Christian Curriculum

OJR’s New Equity Policy Sparks Debate on ‘Critical Race Theory’ | New


SOUTH COVENTRY – After more than three hours of hearing from those who oppose and support the district’s new equity policy, the Owen J. Roberts School Board has decided to hear more.

The new policy is to “use fair lenses and quantitative and qualitative data to systematically assess which students and / or groups of students are performing poorly, determine why and identify needs. Request the district to address resources and efforts to address and improve overall results.

In other words, the district caters to struggling students, such as special education students, students in need of emotional support, students struggling for race, religion, guidance sexual and gender identity. Find and pursue the gap between resources and attention. Remedies.

The Education Council unanimously adopted a new policy at the June 21 meeting.

However, residents of the neighborhood did not show up until the July 19 meeting. In the meantime, the board has given guarantees to the opposition, but has been accused of “opening the door” to the currently politically condemned teachings of “critical racial theory”. “It offended the nationwide education council.

A relatively loose discipline that identifies and studies how institutional racism is incorporated into national law and practice has recently become a burning issue among parents, and some states have recently banned education in public schools, often despite the fact that ‘they weren’t really taught. the.

“Equity seeks to control and operate the system to deliver equal results,” said Norman Fetter, who lives in West Vincent. “The dirty little secret is that fairness requires discrimination, or anyone who doesn’t know what fairness really means or who tells you that you are lying to yourself. . “

The adoption of this policy means that “a program infected with critical racing theory is implemented quickly and, like other Marxist theories, is primarily concerned with the accumulation of power,” said Fetter. ..

“This policy does not prevent the ugly racist divide brought about by critical racist theory,” warned Daniel Wilhower of North Coventry.

Jason Miller, another North Coventry resident, read the Bible and started commenting: “Parents now want their children to tell someone else how they see the world. We already have civil rights and ADA laws. You don’t have to do it yourself. “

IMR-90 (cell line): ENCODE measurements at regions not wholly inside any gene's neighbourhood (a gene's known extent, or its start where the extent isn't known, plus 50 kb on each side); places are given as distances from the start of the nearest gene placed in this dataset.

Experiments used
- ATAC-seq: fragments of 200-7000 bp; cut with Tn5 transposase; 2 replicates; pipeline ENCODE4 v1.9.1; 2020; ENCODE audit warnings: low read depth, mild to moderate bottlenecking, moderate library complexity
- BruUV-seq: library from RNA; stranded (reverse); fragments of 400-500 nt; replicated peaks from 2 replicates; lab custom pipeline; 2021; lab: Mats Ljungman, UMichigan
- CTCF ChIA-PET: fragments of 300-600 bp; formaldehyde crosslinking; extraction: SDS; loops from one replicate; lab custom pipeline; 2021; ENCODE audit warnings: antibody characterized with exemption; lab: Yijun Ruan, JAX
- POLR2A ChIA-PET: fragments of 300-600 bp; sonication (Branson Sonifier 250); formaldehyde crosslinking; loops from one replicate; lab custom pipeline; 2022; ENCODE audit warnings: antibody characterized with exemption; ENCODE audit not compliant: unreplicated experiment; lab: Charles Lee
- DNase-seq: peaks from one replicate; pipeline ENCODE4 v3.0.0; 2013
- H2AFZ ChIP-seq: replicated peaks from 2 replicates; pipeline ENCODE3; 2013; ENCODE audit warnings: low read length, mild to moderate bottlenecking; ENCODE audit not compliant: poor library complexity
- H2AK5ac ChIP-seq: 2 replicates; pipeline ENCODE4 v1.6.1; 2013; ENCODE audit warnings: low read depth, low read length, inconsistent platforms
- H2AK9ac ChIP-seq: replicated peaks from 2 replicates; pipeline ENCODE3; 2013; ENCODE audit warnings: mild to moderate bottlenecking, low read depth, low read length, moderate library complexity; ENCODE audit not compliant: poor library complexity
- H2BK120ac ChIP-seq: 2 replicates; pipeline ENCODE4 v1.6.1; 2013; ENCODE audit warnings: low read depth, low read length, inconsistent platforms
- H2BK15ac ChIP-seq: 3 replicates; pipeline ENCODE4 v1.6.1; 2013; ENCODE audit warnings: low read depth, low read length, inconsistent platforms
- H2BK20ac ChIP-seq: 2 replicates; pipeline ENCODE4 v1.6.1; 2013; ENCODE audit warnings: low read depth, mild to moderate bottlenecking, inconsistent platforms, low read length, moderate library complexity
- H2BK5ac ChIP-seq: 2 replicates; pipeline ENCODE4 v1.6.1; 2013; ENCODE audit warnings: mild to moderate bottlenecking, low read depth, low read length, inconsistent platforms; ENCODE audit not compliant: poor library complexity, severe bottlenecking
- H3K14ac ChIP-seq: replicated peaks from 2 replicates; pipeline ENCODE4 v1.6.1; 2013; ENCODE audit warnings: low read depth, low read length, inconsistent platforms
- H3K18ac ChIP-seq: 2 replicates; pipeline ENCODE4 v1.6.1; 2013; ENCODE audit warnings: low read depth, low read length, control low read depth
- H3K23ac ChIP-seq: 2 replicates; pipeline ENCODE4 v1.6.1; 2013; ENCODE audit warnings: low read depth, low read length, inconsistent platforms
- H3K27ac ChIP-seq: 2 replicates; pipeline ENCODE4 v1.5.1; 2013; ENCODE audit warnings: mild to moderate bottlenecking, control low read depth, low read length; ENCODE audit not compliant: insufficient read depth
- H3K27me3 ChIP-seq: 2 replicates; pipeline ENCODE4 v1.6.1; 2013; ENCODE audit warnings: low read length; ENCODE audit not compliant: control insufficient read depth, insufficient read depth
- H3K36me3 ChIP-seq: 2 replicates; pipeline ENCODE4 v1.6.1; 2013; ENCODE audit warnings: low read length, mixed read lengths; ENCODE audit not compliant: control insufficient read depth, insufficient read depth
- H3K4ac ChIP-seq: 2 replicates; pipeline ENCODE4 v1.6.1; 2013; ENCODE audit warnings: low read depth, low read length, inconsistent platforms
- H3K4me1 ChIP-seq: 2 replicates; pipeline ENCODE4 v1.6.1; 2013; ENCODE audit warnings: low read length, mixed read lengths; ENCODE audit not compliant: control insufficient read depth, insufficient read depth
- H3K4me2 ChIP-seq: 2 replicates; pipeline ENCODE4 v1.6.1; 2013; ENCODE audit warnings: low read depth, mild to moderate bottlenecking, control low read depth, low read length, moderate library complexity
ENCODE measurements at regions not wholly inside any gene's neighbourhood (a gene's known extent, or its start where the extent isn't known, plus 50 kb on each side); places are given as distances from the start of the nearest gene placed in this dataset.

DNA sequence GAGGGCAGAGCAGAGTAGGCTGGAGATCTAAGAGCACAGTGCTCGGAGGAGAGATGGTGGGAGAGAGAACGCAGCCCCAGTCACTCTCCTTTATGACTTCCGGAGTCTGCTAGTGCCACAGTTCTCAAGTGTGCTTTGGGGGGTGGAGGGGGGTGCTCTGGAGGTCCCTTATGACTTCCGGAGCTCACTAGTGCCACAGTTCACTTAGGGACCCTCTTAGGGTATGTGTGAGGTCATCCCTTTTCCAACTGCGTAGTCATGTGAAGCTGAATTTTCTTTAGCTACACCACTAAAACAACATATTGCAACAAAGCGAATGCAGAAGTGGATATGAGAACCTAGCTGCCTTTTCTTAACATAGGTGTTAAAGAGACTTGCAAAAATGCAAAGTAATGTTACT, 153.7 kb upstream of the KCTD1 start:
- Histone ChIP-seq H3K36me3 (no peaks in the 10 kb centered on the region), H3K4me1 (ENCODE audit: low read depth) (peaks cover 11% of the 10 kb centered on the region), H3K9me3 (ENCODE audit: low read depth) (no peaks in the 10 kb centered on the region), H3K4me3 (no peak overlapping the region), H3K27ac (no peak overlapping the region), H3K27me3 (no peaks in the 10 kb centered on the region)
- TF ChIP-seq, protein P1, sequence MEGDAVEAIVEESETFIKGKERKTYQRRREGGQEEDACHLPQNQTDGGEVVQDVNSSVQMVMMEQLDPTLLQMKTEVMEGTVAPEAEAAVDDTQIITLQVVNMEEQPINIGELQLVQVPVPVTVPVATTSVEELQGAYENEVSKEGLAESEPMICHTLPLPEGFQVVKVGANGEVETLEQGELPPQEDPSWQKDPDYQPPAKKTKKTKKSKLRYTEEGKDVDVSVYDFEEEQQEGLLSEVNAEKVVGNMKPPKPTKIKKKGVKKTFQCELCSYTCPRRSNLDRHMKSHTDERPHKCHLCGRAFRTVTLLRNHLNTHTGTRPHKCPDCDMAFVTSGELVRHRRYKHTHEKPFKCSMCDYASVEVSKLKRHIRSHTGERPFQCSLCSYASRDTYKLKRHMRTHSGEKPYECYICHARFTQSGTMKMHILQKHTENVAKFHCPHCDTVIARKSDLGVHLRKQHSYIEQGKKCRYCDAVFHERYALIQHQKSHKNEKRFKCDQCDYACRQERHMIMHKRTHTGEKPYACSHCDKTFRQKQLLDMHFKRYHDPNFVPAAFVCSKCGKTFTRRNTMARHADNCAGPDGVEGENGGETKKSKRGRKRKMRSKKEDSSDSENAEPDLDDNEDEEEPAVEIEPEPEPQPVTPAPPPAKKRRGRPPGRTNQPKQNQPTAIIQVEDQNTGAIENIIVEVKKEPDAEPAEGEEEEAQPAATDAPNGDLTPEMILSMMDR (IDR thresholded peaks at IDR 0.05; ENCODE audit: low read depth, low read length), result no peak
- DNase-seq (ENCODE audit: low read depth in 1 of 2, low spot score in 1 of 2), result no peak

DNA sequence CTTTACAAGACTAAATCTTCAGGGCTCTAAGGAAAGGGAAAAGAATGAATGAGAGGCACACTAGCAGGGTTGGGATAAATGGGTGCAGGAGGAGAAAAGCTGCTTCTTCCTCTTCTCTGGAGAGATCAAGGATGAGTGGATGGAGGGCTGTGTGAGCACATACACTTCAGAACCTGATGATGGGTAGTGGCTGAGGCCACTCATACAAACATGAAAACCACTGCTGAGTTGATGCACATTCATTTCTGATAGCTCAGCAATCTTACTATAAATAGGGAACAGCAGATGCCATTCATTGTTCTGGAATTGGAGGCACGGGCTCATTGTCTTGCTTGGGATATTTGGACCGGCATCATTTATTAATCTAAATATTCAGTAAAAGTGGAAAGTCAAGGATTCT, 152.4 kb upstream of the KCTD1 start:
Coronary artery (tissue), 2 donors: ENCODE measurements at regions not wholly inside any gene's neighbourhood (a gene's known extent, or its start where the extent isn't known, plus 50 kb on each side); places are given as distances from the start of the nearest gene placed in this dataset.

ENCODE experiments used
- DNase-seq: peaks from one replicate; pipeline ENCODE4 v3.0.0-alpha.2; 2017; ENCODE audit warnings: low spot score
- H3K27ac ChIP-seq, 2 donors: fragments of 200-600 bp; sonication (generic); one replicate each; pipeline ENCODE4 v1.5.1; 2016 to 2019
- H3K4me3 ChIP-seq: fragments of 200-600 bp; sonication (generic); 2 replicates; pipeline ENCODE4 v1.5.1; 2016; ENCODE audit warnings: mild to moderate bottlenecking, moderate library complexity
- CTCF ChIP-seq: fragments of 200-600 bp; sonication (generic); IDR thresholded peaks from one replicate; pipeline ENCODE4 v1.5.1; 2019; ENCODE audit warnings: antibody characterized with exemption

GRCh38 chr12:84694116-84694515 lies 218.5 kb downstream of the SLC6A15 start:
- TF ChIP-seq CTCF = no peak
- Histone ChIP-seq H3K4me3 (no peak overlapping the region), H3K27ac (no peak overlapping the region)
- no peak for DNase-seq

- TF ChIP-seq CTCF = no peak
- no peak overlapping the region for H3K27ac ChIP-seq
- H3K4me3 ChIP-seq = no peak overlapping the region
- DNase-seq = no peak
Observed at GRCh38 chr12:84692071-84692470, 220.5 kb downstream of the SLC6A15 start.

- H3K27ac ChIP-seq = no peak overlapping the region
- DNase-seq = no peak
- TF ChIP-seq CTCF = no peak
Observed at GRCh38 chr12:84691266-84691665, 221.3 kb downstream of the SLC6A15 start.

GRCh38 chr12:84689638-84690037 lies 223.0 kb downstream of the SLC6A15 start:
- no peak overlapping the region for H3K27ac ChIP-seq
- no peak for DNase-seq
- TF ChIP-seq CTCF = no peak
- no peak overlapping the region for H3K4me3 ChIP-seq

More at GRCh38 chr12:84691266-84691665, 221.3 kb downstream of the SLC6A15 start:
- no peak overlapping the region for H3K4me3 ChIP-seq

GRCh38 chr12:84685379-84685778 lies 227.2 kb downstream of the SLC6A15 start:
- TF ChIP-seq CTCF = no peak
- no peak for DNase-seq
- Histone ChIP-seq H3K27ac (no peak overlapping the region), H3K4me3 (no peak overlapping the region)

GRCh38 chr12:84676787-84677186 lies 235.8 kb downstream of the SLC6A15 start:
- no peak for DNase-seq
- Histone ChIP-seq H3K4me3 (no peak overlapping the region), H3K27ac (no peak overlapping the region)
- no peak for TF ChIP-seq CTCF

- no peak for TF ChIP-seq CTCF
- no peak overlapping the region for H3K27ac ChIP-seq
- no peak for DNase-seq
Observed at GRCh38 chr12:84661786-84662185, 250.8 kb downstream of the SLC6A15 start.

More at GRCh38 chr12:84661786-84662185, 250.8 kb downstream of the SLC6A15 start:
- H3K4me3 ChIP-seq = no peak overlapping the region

The “fairness lenses” are “a huge red flag, pointing out that critical racial theory is referenced in training videos and Black Lives Matter,” said Christa Collins, who lives in East Vincent. I said at the meeting. In our school. “

She called for a change in the wording of the policy to prohibit the use of taxpayer dollars for anything related to critical racial theory or the New York Times Pulitzer Prize-winning “1619 Project” series. ..

Rick Cameron, a resident of South Coventry, said the politics and content of his later critical racial theory “damage our traditions, customs and history.”

“I don’t think there is a problem with racism in our neighborhood, but with these Marxist teachings, we will.” He said.

However, Owen J. Roberts is very racist, claiming that his parent, Tracy Rasmussen, “is raising two brown children.”

“As early as third grade, my daughter was told she was not the right color to play with school children. She cried and went home, ”said Rasmussen. “My two kids asked me why they couldn’t have blue eyes and blonde hair like the kids who get all the benefits.”

In high school, a girl was cursed in a physical education class and said, “When I went to my teacher to tell him that I had to go back to Mexico, I was told, ‘It’s only a child, ”Rasmussen said. “I had to come out of the school district to provide the children with the resources they needed so that they could understand that they had a place in this world.